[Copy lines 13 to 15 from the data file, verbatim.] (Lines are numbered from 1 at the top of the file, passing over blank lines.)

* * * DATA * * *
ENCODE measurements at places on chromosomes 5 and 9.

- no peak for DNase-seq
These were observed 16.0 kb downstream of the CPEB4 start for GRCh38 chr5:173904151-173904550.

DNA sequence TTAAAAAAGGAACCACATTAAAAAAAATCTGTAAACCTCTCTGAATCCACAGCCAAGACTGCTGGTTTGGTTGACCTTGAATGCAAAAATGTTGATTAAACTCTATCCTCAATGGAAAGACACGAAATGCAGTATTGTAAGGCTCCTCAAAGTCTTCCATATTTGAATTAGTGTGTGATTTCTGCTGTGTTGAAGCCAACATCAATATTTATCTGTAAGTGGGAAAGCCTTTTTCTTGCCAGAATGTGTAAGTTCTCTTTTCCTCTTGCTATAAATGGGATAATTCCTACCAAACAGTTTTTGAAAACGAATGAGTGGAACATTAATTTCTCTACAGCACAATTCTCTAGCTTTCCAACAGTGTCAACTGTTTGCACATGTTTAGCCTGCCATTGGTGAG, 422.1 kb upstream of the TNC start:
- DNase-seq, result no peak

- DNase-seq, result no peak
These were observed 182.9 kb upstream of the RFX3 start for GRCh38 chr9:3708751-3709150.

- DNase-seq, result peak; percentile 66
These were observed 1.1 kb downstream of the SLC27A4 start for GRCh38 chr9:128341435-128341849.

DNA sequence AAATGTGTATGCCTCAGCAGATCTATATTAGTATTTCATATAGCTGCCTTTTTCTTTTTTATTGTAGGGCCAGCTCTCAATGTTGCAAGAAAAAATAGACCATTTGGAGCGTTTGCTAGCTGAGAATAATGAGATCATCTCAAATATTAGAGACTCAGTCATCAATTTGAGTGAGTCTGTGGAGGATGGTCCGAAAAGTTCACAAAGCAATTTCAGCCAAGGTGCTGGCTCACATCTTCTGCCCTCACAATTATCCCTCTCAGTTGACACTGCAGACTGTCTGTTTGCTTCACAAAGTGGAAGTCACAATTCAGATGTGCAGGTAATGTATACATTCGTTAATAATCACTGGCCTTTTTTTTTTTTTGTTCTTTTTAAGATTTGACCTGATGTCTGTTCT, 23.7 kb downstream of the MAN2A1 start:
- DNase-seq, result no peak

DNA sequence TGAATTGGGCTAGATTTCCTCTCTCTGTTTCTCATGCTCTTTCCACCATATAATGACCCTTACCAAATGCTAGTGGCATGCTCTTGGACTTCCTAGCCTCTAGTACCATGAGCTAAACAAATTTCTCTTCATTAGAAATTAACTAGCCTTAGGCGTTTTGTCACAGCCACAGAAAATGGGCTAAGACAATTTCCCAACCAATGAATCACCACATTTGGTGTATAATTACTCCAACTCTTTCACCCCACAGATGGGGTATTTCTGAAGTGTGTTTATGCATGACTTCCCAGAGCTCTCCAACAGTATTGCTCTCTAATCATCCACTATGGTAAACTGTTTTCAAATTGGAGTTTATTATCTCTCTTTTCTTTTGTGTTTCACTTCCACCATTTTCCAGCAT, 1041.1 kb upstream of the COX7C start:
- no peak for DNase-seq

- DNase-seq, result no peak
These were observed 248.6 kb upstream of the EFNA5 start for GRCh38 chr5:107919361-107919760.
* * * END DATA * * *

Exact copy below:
- no peak for DNase-seq

- DNase-seq, result no peak
These were observed 248.6 kb upstream of the EFNA5 start for GRCh38 chr5:107919361-107919760.